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154139.  Tue Mar 06, 2007 7:54 am Reply with quote

Study shows that sword swallowing is dangerous:

Most injuries are caused by perforations to the oesophagus.

Sore throats are common.

There was no apparent correlation between the length of the longest sword each person could swallow and their height

154153.  Tue Mar 06, 2007 8:11 am Reply with quote

Excellent. The abstract of that study is worth quoting in full:
Objective To evaluate information on the practice and associated ill effects of sword swallowing.

Design Letters sent to sword swallowers requesting information on technique and complications.

Setting Membership lists of the Sword Swallowers' Association International.

Participants 110 sword swallowers from 16 countries.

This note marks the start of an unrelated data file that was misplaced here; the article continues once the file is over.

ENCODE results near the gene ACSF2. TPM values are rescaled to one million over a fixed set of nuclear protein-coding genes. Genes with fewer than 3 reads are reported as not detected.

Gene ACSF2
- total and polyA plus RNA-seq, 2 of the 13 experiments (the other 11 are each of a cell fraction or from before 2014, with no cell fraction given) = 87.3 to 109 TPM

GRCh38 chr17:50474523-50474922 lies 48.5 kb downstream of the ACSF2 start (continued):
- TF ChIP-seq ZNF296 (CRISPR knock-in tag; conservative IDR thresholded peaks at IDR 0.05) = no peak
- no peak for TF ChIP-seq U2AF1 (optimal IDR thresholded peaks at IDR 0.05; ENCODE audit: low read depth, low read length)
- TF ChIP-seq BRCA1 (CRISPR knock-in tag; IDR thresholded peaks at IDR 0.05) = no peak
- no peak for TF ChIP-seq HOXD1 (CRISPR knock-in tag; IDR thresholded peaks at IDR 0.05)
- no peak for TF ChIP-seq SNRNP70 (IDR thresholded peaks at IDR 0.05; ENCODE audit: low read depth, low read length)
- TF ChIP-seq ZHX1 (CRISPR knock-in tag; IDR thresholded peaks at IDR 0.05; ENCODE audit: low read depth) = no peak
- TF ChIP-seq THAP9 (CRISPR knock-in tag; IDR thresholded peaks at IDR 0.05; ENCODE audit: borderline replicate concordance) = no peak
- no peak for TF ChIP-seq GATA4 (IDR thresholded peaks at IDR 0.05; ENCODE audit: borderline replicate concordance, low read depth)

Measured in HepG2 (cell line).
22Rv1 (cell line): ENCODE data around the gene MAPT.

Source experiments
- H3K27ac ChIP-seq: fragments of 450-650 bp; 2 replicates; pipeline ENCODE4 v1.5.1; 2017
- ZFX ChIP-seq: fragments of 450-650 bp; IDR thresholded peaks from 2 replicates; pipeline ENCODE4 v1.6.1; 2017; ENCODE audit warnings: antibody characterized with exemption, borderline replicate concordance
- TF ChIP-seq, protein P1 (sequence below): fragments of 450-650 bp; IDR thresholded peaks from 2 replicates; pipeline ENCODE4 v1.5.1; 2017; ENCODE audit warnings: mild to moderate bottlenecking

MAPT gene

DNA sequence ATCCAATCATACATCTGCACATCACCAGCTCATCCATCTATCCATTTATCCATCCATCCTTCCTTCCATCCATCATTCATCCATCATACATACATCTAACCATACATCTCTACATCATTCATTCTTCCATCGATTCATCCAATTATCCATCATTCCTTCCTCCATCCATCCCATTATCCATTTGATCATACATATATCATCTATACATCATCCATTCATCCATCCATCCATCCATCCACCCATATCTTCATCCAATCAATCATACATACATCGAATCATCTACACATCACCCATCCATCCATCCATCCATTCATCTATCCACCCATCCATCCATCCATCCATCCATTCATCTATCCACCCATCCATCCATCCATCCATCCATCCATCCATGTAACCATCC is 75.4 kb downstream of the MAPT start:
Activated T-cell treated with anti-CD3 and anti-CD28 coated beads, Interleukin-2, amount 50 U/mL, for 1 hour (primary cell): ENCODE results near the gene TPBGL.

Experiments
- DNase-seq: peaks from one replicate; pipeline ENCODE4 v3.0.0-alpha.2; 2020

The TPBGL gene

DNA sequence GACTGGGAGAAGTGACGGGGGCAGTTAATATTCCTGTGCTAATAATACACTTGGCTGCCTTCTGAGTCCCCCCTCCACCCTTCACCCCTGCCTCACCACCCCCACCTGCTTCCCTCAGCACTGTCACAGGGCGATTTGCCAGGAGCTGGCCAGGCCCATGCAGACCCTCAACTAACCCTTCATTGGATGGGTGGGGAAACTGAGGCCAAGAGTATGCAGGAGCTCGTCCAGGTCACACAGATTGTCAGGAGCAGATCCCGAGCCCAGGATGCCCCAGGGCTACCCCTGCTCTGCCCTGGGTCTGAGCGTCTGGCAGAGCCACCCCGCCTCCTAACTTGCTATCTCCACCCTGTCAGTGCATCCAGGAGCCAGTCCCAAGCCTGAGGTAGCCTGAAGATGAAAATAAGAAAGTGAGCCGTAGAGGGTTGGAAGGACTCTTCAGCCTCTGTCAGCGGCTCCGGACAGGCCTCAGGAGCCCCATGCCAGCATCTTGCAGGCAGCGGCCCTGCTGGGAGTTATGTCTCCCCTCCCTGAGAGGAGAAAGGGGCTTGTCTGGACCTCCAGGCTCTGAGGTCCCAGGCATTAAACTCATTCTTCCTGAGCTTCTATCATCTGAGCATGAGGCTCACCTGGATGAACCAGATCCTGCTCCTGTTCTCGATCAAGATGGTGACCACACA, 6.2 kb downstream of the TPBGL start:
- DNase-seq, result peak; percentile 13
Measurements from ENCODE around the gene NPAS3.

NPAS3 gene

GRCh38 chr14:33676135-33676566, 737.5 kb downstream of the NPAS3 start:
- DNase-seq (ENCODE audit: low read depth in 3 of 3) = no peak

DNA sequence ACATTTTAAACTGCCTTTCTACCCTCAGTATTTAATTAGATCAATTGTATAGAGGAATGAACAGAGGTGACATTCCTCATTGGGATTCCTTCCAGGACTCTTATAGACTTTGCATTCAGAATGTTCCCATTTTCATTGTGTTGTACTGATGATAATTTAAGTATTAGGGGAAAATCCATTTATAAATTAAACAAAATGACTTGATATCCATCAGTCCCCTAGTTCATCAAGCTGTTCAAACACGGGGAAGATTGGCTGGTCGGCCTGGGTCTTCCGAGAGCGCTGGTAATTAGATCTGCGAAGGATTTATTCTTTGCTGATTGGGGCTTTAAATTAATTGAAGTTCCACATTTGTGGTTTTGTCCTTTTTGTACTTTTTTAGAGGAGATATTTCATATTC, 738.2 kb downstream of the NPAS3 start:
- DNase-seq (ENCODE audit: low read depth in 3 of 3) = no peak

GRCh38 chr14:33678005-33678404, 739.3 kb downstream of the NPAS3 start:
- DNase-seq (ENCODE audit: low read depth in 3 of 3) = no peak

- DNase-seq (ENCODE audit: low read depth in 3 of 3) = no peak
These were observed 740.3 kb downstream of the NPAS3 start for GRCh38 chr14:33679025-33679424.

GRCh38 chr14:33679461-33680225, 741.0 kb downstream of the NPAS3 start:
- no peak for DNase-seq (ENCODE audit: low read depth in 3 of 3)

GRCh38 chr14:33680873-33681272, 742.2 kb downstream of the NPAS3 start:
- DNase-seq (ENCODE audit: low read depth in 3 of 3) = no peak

Results We had information from 46 sword swallowers. Major complications are more likely when the swallower is distracted or swallows multiple or unusual swords or when previous injury is present. Perforations mainly involve the oesophagus and usually have a good prognosis. Sore throats are common, particularly while the skill is being learnt or when performances are too frequent. Major gastrointestinal bleeding sometimes occurs, and occasional chest pains tend to be treated without medical advice. Sword swallowers without healthcare coverage expose themselves to financial as well as physical risk.

Conclusions Sword swallowers run a higher risk of injury when they are distracted or adding embellishments to their performance, but injured performers have a better prognosis than patients who suffer iatrogenic perforation.